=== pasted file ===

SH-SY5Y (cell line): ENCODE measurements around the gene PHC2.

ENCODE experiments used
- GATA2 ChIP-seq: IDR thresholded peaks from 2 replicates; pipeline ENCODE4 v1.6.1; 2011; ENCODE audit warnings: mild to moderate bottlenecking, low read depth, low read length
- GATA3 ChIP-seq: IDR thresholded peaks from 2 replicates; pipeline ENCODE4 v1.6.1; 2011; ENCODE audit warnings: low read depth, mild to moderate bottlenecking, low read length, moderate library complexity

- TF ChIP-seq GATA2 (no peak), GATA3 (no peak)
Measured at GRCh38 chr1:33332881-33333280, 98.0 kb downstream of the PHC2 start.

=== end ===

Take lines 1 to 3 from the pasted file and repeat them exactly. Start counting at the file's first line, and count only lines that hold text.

SH-SY5Y (cell line): ENCODE measurements around the gene PHC2.

ENCODE experiments used
- GATA2 ChIP-seq: IDR thresholded peaks from 2 replicates; pipeline ENCODE4 v1.6.1; 2011; ENCODE audit warnings: mild to moderate bottlenecking, low read depth, low read length